Last week I flew out to Seattle for the funeral of my best friend’s sister’s husband, Bill. Bill was a phenomenal human being and I’ve known him since I was 14 years old. He was 54 years old which obviously is far too young to leave this Earth.
We gathered to say goodbye and to celebrate his life.
When I say Seattle, what I really mean is Everett. Everett, Washington is my hometown. I moved there when I was 6 lived there almost continuously until I left for good at 19.
My best friend Molly and I met at the Rollerfair Skatedeck in 1979. She had black boot covers on her skates and I thought, “What a cool girl. I want some of that!”
Something about the two of us clicked and in spite of a few ups and downs over the years, we’ve been friends now for 37 years. Holy shit, that is a long time. She makes her home there and I make mine here, but she is the person that would drop everything to help me in any hour of need. I know that deep in the core of my being. I’m no fool to know that kind of devotion is a gift. Truly. Suffice to say, we have a lot of history.
(That’s my other dear friend on the left, Shaun, and Molly is in the middle. There were four of us in high school that made up our particular gang. The fourth girl I lost track of immediately after graduation.)
Molly’s family is special. She is the baby of five and growing up, being around her and her family always felt very special to me. They were different from my family. It wasn’t just the size of their family. They seemed to live a bit more out loud, laughing with ease and expressing their emotions more readily. They were siblings who seemed to truly liked each other. They were Irish Catholics, too. I remember that seeming so exotic to me at the time. And just like knowing Molly, being around her family made me feel cooler. Being part of the inner Moran family circle made me special.
I realize all these years later that it was really just the longing for feeling a part of a larger connection. As it was back then, when I am around her family I feel like I am part of something bigger. Something special.
You know the show Parenthood? That’s her family to me. And I think it is to her, as well.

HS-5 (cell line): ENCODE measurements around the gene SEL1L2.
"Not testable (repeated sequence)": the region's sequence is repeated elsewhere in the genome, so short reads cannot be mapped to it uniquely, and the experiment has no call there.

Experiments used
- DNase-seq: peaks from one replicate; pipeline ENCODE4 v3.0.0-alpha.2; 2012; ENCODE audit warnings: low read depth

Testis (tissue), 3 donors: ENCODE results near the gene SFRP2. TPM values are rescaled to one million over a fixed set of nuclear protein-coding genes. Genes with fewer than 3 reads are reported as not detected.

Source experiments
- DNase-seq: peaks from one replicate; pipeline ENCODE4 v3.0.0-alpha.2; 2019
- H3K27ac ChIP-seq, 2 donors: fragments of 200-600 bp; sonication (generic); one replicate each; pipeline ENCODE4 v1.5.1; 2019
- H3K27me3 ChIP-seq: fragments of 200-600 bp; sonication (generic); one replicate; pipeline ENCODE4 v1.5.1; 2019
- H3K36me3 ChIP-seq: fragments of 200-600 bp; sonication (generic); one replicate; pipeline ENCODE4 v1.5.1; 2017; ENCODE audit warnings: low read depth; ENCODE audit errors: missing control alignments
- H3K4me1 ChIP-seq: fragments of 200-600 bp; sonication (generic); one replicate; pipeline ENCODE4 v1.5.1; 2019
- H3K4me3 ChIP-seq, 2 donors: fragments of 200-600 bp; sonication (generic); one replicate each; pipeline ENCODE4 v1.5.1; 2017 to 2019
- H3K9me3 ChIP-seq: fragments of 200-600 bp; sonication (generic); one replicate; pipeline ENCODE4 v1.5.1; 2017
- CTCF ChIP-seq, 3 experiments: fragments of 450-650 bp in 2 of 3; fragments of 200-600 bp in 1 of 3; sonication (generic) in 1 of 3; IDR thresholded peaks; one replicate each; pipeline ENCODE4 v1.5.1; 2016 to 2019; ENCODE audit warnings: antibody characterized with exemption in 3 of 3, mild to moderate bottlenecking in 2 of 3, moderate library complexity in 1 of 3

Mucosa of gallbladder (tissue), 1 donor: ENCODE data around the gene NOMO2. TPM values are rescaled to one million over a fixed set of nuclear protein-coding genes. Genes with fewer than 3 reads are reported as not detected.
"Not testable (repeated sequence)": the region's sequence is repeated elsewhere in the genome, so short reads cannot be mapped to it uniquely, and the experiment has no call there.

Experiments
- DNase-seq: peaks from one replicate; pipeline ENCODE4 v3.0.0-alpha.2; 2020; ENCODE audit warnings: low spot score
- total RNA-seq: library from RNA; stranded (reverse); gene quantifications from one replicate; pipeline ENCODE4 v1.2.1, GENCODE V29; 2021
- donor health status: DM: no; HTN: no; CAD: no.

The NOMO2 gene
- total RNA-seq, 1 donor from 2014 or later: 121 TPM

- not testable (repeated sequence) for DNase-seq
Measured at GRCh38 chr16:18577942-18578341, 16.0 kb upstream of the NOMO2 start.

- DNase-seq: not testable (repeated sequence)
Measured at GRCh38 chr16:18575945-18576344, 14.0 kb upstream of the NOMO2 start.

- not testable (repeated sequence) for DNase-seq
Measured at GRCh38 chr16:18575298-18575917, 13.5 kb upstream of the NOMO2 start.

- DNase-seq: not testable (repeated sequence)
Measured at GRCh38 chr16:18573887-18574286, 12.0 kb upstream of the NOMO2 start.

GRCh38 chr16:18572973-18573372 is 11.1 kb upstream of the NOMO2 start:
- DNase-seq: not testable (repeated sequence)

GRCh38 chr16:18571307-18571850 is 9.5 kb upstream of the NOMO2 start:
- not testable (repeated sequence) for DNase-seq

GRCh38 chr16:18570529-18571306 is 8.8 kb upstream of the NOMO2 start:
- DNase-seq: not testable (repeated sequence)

Most of the visit was spent preparing for the funeral and communing with extended family and friends. As we were driving around between Everett and Lynnwood, we popped over to my old neighborhood. That sign has been there since the late 60s and save for a few paint touch ups, it remains as it was the day it was erected. I can’t say the same about that little 6-year-old girl who called this place her home.
I know people move away and gain perspective. There are things I would never change because when I left Washington, it was something I needed to do and I’m so grateful for the events that brought me to where I am today. But I didn’t appreciate where I am from as much as I do with each passing year.
Being there reminded me not only how short and precious this life is, but how one person can touch so many people. Bill’s son spoke at the service so eloquently about how the best way he can honor his father’s memory is to live with the enthusiasm, kindness and joy that Bill brought to everything he did.
I returned home with much to consider about my life, my family and how I choose to live each day that I get to be here.
This was sung at Bill’s funeral. I was driving yesterday, running some errands and it came on my local radio station. I’ve never heard this played on the radio before so I’m taking it as a sign.
Thank you to the Moran and Perez families for letting me share this time with you.
God speed, Bill.